Products of secondary endosymbiosis include the brown and golden algae. Included among the brown algae are the multicellular kelp, which are often rather large organisms, even huge. The chloroplasts of diatoms, too, are products of secondary endosymbiosis. In each case, it appears that it is red algae – a product of only primary endosymbiosis – that was acquired as the chloroplast. Euglenoids, which are unusual in that they can display mixotrophic metabolisms, that is, gaining their energy not just from photons but from organic molecules as well, possess chloroplasts that are green algae. Since Euglenoids are either phagocytic or derived from phagocytic forms, we can speculate that it was this mechanism that was involved in chloroplast acquisition, with the mixotrophic state perhaps equivalent to an intermediate stage potentially seen in the course of evolution of many eukaryotic algae. Certain dinoflagellates, in turn, appear to possess chloroplasts that are products of tertiary endosymbiosis, or at least are chloroplasts surrounded by four membranes versus the three seen with secondary endosymbiosis or the two observed with both cyanobacteria and plastids (in each case ignoring in this count the plasma membrane of the free living algal host, i.e., the all-encompassing cell membrane surrounding the cytoplasm containing all of these various endosymbionts).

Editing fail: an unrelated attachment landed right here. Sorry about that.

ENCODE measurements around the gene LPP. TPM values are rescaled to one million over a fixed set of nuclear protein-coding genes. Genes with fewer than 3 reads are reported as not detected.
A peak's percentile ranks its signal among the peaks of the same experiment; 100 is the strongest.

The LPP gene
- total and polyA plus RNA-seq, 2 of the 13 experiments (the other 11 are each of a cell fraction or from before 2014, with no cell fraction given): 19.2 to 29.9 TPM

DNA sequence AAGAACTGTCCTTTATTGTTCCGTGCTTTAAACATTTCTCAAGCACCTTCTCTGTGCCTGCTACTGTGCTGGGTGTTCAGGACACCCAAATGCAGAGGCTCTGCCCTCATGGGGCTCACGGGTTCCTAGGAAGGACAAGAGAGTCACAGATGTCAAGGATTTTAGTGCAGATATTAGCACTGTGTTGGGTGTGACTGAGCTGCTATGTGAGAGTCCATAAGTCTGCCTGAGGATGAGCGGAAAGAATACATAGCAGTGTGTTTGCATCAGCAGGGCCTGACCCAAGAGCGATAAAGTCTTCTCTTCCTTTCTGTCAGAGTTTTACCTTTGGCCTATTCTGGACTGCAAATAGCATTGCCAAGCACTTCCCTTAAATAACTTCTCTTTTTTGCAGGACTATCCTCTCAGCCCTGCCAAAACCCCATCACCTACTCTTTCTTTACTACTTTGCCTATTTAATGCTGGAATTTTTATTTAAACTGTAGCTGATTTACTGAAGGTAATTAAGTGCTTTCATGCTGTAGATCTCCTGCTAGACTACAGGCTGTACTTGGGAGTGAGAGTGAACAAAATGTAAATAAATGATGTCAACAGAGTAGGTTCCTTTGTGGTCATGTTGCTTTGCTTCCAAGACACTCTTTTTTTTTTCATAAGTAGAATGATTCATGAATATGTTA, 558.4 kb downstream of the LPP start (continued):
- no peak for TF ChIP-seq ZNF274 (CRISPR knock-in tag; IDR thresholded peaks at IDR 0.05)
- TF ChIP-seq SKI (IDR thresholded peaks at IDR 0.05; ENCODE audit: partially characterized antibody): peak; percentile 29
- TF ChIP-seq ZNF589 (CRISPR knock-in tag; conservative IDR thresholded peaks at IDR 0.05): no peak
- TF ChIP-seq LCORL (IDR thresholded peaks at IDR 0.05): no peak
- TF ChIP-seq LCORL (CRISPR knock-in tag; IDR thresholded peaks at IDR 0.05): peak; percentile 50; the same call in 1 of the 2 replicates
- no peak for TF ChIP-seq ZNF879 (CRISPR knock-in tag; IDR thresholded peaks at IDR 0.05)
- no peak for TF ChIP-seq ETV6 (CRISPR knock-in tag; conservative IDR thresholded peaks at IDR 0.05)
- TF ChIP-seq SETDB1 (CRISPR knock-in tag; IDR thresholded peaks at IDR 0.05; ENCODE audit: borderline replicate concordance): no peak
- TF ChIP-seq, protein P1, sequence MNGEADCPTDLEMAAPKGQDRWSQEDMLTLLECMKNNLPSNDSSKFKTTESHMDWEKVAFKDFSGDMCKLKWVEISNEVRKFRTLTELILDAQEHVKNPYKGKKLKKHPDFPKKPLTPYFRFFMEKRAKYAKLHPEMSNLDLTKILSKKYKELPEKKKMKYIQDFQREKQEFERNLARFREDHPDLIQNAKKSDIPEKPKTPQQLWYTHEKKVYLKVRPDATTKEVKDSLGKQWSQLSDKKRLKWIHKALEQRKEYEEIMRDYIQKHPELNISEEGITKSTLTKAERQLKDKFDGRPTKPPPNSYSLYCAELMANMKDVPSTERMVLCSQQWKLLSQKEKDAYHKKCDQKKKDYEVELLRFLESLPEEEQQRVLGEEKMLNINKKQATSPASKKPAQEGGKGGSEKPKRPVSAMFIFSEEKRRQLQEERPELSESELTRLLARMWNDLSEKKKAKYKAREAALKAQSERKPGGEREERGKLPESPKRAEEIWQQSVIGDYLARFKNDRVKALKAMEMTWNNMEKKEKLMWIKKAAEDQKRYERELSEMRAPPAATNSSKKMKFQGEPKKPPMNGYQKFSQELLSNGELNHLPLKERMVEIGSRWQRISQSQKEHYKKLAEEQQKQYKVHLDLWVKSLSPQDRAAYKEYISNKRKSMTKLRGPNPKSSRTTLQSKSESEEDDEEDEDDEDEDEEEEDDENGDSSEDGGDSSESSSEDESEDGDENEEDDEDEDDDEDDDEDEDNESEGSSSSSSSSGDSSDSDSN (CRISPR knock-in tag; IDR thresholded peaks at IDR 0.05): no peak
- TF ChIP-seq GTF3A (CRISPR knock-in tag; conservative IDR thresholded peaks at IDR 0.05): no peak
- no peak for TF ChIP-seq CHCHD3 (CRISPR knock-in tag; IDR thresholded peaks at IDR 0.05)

The bottom line in all of these complications are that plastid acquisition has happened multiple times, creating otherwise unrelated algal lineages that, nonetheless, seem for the most part to possess a plastid that is monophyletic among some approximation of all of them. There is, in other words, something special about chloroplasts but at the same time nothing particularly special about chloroplast acquisition.
Besides mitochondria and plastids, however obtained, there exist a great diversity of additional endosymbioses. Many of these have been observed in animals, especially insects (Hoffmeister and Martin, 2003) , though classically it has been nitrogen fixing in plants that are the best known additional endosymbioses. The latter involves an uptake of rhizobia bacteria from the soil, where the bacteria are actually transferred into the cytoplasm of plant cells, which then form into the root nodule. This mechanism of acquisition differs from the other endosymbionts we have thus-far discussed in that it both does not involve vertical inheritance and it does not even involve a significant degree of genetic linkage between host and endosymbiont. This lack of co-vertical inheritance might be a consequence simply of the distance between plant roots and plant flowers, where while it may be possible for seeds to carry associated bacteria, it is difficult for those bacteria to make their way from roots to seeds in order to be so carried.